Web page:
Decide what you want from a group
There are lots of different cycling groups, from clubs that take it very seriously and enter competitions, to more laid-back social groups. Thinking about what you want to gain from joining a group will help you decide what to look for.
Do you want to test yourself and get faster, or are you more interested in finding new routes and socialising? Joining a group is also great to increase your cycling confidence and give you more practice.
Will you be going to the group alone, or do you have friends, family or kids that want to join in too? Do you want to do some shorter rides in the evenings, or longer rides at the weekend? Figuring out exactly what would suit you will help you narrow your search when you’re looking for a great group to join.
Find out your average speed
If you look on British Cycling’s Let’s Ride group finder, or search for a cycling club near you, you will often see the average speed included. This just means how fast you cycle on average when you go out on a ride, including slow uphills and faster downhills.
When you first start cycling this can be really scary – how are you supposed to work this out? And something like 15 kilometers per hour (about 9 miles per hour) sounds really fast! The easiest way to work our your average speed is to get an app with speedometer on your phone – there are lots of apps available, the British Heart Foundation has a list of free apps you can try.
Including an average speed in a group description can be off-putting, but it’s useful information as it will help you decide whether you would be comfortable in the group. Joining a group that is too fast and you have to struggle to keep up could put you off completely.
There are groups that are more geared towards beginners that don’t ask for any average speed and will ensure no one is left behind.
Group ride guidelines
Any group should let you know if they have any rules – for example, some may need all the riders to wear helmets for their insurance to be valid. Others will ask for you to bring a puncture repair kit – punctures do happen so it’s good to be prepared. If you aren’t confident fixing a puncture, a spare inner tube is useful as they can be changed very quickly. You can also see our top tips blog on repairing a puncture here.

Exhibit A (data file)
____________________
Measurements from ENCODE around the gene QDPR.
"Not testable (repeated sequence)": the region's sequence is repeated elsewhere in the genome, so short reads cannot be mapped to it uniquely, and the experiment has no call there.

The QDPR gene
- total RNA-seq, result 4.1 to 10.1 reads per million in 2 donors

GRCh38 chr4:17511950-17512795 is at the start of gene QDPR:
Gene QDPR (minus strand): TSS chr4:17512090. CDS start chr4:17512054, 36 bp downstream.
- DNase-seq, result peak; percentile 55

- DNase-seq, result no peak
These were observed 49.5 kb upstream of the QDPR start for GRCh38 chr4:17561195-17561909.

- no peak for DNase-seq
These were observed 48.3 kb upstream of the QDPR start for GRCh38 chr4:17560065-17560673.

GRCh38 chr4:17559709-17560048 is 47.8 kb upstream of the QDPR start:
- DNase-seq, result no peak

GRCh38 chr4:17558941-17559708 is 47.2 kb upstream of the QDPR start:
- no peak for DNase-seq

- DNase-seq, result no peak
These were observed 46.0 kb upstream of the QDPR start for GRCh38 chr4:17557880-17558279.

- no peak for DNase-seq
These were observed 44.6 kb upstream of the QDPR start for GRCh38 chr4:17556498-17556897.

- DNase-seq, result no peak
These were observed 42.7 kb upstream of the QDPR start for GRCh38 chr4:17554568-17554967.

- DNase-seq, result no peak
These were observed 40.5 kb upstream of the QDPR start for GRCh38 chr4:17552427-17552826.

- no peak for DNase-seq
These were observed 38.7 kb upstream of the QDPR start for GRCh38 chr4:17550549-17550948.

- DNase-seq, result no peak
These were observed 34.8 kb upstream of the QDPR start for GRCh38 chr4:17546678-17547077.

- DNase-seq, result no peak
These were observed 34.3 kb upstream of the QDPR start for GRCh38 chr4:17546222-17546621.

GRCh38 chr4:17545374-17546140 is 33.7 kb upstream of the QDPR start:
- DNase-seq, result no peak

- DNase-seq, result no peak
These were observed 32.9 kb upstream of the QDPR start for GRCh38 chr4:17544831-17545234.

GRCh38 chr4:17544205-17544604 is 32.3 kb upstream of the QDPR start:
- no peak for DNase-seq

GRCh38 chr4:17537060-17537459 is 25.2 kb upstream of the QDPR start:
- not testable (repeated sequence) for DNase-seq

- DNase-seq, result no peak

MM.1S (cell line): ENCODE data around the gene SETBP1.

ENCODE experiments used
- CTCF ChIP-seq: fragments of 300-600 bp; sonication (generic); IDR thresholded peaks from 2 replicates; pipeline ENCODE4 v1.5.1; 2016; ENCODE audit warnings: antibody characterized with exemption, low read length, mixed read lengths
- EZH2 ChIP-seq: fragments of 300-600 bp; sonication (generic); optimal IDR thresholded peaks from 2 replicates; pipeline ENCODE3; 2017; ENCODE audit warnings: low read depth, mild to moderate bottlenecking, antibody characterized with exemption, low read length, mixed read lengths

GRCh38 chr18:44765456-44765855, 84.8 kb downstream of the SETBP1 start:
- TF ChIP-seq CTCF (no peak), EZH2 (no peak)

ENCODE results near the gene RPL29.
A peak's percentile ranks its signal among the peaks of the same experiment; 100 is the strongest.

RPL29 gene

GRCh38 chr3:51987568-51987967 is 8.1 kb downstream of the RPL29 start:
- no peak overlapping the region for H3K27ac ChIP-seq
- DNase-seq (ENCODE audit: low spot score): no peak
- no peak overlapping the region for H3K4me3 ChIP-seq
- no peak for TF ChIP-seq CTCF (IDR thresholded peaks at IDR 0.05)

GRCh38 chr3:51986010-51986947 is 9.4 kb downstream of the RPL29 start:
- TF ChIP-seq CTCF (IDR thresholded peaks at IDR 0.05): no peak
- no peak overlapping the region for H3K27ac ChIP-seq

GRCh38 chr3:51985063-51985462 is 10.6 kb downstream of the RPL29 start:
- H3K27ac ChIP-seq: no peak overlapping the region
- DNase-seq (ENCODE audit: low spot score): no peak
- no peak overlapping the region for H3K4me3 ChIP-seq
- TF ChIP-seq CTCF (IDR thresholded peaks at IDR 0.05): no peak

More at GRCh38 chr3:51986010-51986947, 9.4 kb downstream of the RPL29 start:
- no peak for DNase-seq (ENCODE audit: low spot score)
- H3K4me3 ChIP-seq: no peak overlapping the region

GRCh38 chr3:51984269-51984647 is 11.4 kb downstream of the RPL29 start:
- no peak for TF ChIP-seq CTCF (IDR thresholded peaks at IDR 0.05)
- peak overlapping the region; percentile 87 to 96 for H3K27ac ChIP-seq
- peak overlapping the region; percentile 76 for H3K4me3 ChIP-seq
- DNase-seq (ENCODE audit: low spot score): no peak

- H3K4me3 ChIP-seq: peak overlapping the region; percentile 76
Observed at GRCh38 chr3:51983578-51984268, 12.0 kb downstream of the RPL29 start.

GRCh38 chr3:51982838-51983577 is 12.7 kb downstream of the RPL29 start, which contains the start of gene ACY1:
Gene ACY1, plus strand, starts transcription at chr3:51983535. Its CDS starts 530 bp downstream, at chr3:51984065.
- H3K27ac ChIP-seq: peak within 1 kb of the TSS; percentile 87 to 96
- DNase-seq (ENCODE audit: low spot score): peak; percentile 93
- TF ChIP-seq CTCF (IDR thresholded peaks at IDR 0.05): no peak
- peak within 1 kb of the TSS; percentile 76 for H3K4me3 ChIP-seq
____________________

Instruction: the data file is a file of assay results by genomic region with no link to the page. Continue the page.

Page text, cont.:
There may be other guidelines that should also be explained to you when you are join your first ride. However, here are some general good practices for group rides:
Be on time. Don’t make people wait for you at the start of the ride. If it’s your first ride with the group, being on time or even a bit early is a great way to meet the other riders and ask any questions you might have. They will also be able to explain any guidelines they have or give you general info on the ride. Delays aren’t always avoidable though, so if you know you’re going to be late, let the ride leader know if possible.
Obey the rules of the road. This one is obvious and you should always be following the rules, but it’s super important in a group, because any rider running a red light will make the whole group look terrible. Don’t be that person.
Don’t overtake the ride leader. If you want to go faster, this is a sign that you’re ready for a faster group, but don’t leave them in your dust. It’s rude and you might end up heading off in a different direction. Remember, they set the pace for the whole group, including the slowest riders.
Point out problems. If you spot a pothole you want to avoid, it’s worth literally pointing it out to anyone behind you. If you can’t take your hands off your handlebars then a verbal warning is good too, and the person behind can pass it on. You might hear people say or shout ‘car up’, which means there is a car coming up from behind that might want to overtake the group.
Cycle sensibly and don’t overlap wheels. Don’t swerve suddenly if you can help it and don’t ride too close to the person in front of you, in case they have to move over or stop. If you’re riding next to someone try to cycle at the same speed as them, so your wheels aren’t overlapping as this can be dangerous, depending on the size and type of your cycle.
Invest in a rear mudguard. You might not notice that every time you go through a puddle you’re spraying dirty water on the people behind you, but they definitely will. It will also keep your bottom dry and that’s always good.
The most important tip, of course, is to find a group you enjoy riding with!